In “The Moscow Approach to Taking Down America: Historical Stories,” host Trevor Loudon recounts several stories told to him by a New Zealand government spy who was working inside the Socialist Unity Party in New Zealand. These stories about Moscow in the 1980s were relayed to the host, who is sharing them on this platform to make us aware of the manipulation of the Soviets and communism in their quest to dominate the United States and capitalism. Mr. Loudon refers to the spy as “John,” an oil tanker driver from Wellington, New Zealand. The Wellington Driver’s Union was controlled by the Communist Socialist Unity Party.
Socialist Unity Party
In 1946 following World War II, Stalin and his Red Army occupied much of Eastern Europe including East Germany. Stalin, the dictator of the Soviet Union, had plans to set up communist regimes. These communist states were to be friendly to Moscow, vote loyally with Stalin in the new United Nations organization. The economics and manpower would help get the Soviet Union back on its feet after the war. Germany’s large Socialist Democratic Party (SDP) was the favored party among labor unions and Stalin was looking to introduce communism to it. But, because it had suffered persecution before and during World War II, Stalin merged the SDP with the Communist Party and called it the Socialist Unity Party (SUP) of Germany. This was an attempt to make communism sound more friendly and mask what the party really was about. The parties were outed by Winston Churchill in a speech in Fulton, Mo. He revealed that these unity parties and people’s republics had an “iron curtain” underneath the mask of friendliness.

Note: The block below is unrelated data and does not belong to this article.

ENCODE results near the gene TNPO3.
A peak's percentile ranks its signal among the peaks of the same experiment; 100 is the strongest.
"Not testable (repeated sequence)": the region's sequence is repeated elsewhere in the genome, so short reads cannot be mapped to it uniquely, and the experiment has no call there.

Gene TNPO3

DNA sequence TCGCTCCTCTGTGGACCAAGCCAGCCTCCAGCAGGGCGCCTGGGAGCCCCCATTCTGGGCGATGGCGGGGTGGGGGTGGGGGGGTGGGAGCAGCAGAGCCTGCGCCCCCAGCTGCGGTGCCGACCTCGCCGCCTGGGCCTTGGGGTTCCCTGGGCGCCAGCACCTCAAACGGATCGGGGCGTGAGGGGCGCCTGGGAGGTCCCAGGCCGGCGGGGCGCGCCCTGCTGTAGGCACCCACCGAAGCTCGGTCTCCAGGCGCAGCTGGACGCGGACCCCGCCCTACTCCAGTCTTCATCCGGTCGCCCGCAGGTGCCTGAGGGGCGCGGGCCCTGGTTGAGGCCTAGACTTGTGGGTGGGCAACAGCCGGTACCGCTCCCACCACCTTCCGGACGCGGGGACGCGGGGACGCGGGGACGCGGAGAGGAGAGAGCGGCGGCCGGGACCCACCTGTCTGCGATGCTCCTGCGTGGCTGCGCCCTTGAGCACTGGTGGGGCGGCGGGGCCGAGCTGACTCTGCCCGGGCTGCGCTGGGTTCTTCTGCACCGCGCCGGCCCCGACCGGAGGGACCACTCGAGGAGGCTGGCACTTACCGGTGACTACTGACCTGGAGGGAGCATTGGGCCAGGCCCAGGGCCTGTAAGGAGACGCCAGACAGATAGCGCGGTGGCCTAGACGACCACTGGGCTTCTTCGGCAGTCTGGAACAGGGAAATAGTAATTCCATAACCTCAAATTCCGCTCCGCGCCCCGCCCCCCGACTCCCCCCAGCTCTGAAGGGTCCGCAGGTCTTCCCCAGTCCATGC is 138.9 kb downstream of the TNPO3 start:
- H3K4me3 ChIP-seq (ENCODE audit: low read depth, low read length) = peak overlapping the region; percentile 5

Stories from Moscow
The host relates several accounts from John when he went on a trip to Moscow in 1983. The first account was how he made the decision to infiltrate the SUP. In his dealings with the Wellington Drivers’ Union, while working as a truck driver, the union had rules that the runs made by the truckers should take a certain amount of time. If they completed the run in less time, they were supposed to pull over on the side of the road and take a rest. John completed his runs ahead of schedule most of the time and did not want to have down time. He just wanted to complete his runs in the best time possible and get on to the next one. He was pulled in by the leader of the union, Ken Douglas, who informed him that if he did not follow union rules his union card would be revoked. It was then that he decided he would infiltrate the organization and reveal their unethical practices to local news media. He was invited to join the SUP if he could successfully instigate a union strike. He united the workers and organized the strike based on a policy that the company would decide which vehicles were safe and road worthy. The drivers countered that they should be the ones to decide which vehicles were safe. As a result, the New Zealand labor laws were changed, and John was accepted into the party. He also became a spy for the New Zealand Security Intelligence Service. After several years of being inside the SUP, he was chosen to go to Moscow and get communist training at Lenin’s Institute of Higher Learning.